Movie Review: Instant Family

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Distributor: Paramount Pictures
Production Company: Closest To The Hole Productions
Director: Sean Anders
Producers: Sean Anders, Stephen Levinson, John Morris and Mark Wahlberg
Scriptwriters: Sean Anders and John Morris
Main Cast: Mark Wahlberg, Rose Byrne, Isabela Moner, Gustavo Quiroz, Julianna Gamiz, Joselin Reyes, Margo Martindale, Julie Hagerty and Octavia Spencer
Released: February 15 2019
Running Time: 118 Minutes
Certificate: 12A

Instant Family, based on a true story, tells the tale of a married couple in their 30s (Pete Wagner, played by Mark Wahlberg, and his wife Ellie, played by Rose Byrne) who, after some teasing from relatives about their lack of children, start to consider the possibility of adopting. After attending a foster parents course, they remain sceptical, but hearing the stories of how children without parents have struggled, and also how they have made something of their lives once they were fostered, convinces them to move forward. They attend a fair which almost acts as a demonstration for those up for adoption, and while they are there, Pete and Ellie have a run-in with 15-year-old Lizzy (Isabela Moner). The couple choose to adopt her, along with her young brother Juan (Gustavo Quiroz) and her younger sister Lita (Julianna Gamiz).

All seems well at first for the Wagner family, so much so that they are almost taunted by other aspiring fosterers for having a good start. Funnily enough, it’s during Christmas dinner when things take a turn for the worse, as they realise how demanding Lita could be (as well as how much she will scream if she doesn’t get her own way) and how clumsy Juan can be. Lizzy, meanwhile, seems disinterested in establishing a connection with her new parents, all of which makes the next few months very rocky indeed for Pete and Ellie. They start to reverse that trend with the youngest two children, who even begin to call them “Dad” and “Mum”. But Lizzy remains unimpressed, intending to do her own thing regardless, partly because she essentially served as a mother figure for Juan and Lita beforehand.

Pete and Ellie continue to work on developing a bond with Lizzy, and they face significant pushback at almost every corner. Over time, though, Lizzy does start to warm to her foster parents, and there is a real chance of the family dynamic succeeding. But things start to go in the opposite direction when Lizzy and kids meet their original mother Carla (Joselin Reyes) for the first time since she was released from prison a few months earlier. It’s clear that things have changed, especially since Lizzy is making it clear that she wants to be with her real mum. From there, it becomes a case of how Pete and Ellie can keep things positive between the five of them, and ultimately if they can retain fostership of Lizzy, Juan and Lita at all.

This is described as a comedy, and there are definitely some choice moments of mirth, especially in the early part of the film. What I would say is that it slowly develops into an on-the-knuckle drama, one that not only has real emotion, but also tackles some pretty heavy subject matters for a film that is rated 12A by the BBFC. The upshot is that it almost feels like two films in one: what is seemingly a light-hearted, by-the-numbers comedy movie about the adoptive family that has to overcome various obstacles can also be accurately described as an on-the-knuckle glimpse into life as foster parents and also foster children, with the real issues of being moved away from birth parents to new carers being demonstrated, even in situations where the adoptive mother and father are willing to do everything possible to make things work.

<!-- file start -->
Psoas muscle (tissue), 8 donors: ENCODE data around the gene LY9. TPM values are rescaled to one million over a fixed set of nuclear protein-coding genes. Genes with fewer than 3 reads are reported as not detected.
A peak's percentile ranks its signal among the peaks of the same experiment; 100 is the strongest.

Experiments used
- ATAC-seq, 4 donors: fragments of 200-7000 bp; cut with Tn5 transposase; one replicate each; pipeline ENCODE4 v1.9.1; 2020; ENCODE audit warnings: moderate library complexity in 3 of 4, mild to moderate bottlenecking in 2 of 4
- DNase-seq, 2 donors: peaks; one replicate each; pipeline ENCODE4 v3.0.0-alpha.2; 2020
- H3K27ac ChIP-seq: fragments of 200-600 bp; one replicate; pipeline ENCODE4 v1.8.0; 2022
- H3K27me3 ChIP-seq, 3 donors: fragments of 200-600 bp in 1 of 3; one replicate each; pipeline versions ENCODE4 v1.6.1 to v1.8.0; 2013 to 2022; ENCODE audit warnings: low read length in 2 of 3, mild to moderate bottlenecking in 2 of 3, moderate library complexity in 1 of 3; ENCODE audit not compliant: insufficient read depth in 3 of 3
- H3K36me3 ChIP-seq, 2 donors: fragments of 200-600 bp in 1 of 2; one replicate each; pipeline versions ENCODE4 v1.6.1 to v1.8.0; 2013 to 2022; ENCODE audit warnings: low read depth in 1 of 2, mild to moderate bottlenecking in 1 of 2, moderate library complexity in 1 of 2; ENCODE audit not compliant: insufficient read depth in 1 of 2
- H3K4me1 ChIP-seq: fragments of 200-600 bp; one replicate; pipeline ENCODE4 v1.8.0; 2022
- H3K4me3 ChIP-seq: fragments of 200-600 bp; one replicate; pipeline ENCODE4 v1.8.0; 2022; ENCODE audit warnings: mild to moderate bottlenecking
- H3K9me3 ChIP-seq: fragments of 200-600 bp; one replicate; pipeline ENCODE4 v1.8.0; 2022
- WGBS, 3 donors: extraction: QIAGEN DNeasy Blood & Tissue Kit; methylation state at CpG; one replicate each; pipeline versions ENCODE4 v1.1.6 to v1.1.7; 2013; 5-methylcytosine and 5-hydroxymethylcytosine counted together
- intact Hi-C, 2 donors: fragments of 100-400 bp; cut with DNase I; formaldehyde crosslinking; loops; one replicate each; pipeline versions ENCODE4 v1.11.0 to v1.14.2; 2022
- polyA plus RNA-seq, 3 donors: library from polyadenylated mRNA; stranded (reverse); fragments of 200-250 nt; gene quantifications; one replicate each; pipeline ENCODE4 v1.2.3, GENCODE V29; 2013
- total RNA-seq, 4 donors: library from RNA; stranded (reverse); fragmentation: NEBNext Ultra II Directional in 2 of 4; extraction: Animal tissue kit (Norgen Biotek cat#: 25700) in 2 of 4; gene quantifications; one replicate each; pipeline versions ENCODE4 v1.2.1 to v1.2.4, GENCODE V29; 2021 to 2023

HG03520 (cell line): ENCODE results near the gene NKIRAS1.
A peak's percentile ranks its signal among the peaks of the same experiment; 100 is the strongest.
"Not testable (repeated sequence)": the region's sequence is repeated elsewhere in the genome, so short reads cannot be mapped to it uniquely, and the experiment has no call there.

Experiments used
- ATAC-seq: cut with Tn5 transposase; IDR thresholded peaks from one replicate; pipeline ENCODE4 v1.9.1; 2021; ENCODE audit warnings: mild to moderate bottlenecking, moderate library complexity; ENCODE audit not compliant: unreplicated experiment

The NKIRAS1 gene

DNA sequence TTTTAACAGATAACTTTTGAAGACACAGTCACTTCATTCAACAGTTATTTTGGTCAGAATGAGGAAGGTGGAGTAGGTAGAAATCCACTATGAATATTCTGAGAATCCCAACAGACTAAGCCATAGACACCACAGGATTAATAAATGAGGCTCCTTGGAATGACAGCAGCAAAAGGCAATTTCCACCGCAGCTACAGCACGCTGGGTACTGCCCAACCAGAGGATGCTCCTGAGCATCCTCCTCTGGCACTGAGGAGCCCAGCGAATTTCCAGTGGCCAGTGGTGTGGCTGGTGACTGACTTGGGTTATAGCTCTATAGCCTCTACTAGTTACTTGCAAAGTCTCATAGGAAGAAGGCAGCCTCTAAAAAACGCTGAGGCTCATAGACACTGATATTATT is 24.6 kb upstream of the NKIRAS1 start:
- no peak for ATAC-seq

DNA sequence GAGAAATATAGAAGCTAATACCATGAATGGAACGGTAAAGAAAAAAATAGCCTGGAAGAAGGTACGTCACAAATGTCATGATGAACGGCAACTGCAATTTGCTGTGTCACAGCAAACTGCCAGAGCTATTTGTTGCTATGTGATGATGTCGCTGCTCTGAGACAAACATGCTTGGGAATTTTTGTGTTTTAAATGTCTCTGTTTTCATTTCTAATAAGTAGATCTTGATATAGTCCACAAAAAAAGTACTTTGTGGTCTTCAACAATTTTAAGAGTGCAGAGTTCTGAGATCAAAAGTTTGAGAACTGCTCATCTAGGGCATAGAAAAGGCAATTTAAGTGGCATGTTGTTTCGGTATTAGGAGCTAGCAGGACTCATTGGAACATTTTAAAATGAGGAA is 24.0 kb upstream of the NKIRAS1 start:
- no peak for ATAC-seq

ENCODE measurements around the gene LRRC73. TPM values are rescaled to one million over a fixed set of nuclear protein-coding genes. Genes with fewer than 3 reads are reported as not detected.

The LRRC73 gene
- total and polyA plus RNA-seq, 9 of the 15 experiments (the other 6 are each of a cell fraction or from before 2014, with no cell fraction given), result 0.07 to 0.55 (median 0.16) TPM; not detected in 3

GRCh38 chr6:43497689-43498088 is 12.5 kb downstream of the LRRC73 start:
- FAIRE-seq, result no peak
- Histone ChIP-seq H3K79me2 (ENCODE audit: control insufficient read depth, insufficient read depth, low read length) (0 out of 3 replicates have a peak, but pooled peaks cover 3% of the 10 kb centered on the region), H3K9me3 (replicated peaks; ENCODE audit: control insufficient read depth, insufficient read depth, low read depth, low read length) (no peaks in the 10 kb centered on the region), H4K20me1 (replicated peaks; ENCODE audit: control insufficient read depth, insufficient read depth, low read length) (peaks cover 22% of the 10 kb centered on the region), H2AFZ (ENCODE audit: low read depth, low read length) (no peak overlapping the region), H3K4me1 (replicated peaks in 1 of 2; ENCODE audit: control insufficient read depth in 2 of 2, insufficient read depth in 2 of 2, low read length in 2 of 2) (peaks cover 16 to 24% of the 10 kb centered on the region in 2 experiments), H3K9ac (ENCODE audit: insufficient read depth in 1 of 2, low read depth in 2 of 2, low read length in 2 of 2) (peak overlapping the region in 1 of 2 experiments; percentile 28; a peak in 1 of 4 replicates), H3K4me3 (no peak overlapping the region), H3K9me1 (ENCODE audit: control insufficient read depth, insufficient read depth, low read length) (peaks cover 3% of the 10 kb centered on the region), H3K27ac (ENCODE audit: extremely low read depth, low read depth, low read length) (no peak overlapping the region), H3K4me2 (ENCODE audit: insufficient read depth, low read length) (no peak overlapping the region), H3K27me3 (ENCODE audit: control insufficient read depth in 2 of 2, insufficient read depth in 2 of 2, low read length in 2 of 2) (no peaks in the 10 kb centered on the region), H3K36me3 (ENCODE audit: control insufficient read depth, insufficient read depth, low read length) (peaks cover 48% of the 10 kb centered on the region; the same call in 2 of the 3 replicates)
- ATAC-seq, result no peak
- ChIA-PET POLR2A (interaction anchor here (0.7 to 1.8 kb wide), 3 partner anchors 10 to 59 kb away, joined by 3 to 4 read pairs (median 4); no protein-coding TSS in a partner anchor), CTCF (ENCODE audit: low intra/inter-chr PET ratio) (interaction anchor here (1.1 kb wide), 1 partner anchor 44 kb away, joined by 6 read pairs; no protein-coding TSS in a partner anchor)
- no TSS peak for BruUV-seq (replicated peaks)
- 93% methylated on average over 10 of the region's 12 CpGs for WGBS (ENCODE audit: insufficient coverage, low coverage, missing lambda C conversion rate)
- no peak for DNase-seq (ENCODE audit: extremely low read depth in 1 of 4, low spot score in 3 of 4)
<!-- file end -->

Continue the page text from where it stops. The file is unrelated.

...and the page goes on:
That all being said, the story told here was logical, at times quite powerful, and it’s hard not to feel the struggles that these characters are going through and experiencing, especially Lizzy who is by far the most impacted child of the three taken on by Pete and Ellie. There are just enough comedy capers and hilarious one-liners to remind us that the plot has an amusing touch to it, but you are far more likely to come away from this feeling touched, moved, perhaps wiping away a tear or two. Anybody watching this movie who has adopted children, or maybe even been adopted themselves, will definitely be able to closely understand what is transpiring on-screen. It’s also wise viewing for anybody who is considering adopting kids in the future (incidentally, the film ends with an online link that provides guidance for potential fosterers).

To sum this movie up, Instant Family is not what I expected, and it may not be to everybody’s tastes if you’re expecting a feel-good comedy. But it is a very strong story that is well-acted by the cast members (Isabela Moner does a hell of a job as Lizzy), and will be more than relatable to viewers who have been in foster care in the past. In short, I would recommend checking out Instant Family, but prepare to be moved by what you see.

Overall Rating: 8/10 – Very Good